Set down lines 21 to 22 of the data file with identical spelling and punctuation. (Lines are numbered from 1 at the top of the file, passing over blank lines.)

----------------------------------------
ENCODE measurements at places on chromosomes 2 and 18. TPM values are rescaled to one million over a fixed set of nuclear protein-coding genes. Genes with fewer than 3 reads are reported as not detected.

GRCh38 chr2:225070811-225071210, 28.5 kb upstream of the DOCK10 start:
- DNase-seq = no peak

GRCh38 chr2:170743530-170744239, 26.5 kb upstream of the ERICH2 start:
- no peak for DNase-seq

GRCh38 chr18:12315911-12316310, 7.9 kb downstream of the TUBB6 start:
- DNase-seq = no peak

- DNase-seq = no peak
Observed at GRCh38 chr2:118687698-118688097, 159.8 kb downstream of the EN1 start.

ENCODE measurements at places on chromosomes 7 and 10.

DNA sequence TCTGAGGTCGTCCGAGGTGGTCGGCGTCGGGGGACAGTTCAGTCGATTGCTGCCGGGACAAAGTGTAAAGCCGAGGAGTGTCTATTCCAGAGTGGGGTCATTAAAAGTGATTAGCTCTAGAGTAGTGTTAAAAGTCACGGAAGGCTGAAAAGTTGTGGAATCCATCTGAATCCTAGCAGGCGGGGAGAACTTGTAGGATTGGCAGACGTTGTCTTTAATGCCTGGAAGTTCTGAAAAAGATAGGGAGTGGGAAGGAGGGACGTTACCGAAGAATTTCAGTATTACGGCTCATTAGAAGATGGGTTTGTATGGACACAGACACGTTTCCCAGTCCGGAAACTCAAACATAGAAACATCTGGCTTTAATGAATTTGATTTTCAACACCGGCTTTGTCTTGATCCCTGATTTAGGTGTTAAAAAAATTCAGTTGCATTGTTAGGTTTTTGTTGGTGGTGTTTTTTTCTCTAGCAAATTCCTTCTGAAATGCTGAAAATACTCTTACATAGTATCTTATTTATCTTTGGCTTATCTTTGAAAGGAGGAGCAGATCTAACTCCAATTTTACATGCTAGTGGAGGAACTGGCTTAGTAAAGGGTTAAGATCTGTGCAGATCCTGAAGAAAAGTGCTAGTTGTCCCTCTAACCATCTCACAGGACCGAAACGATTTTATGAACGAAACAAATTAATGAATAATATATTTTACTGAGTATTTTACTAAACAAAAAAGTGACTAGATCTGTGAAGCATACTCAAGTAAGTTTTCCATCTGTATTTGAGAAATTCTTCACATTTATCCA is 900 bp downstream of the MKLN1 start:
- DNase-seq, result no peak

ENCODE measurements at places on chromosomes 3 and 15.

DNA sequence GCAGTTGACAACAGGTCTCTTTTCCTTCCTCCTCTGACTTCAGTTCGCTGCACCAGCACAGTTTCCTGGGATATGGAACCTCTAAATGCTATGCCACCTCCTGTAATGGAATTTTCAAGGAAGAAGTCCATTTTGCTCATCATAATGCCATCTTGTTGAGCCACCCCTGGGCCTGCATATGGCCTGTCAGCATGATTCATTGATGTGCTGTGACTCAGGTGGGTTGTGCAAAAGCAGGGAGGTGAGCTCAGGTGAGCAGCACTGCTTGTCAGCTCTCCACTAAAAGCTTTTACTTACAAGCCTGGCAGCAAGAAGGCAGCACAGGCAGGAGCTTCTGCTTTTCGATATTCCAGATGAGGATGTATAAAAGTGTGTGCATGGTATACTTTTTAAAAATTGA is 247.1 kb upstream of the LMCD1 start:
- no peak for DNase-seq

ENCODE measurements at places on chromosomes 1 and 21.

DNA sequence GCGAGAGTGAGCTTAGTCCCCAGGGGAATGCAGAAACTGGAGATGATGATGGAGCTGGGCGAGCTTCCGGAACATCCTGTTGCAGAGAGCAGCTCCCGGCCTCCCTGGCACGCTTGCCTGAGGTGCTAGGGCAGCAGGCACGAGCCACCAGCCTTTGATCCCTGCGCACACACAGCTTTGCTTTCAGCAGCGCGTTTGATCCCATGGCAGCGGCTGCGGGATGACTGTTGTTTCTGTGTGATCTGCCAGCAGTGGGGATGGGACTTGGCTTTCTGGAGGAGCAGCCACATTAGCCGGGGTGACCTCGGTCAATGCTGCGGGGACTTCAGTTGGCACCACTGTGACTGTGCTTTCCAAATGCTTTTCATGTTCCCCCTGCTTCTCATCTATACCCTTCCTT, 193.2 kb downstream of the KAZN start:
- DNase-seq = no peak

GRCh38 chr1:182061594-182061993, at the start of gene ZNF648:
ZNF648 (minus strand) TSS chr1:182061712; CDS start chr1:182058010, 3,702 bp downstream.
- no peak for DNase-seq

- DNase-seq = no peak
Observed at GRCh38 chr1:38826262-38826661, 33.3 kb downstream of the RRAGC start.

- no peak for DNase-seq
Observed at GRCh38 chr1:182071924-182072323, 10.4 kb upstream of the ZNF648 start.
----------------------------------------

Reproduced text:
- no peak for DNase-seq

- DNase-seq = no peak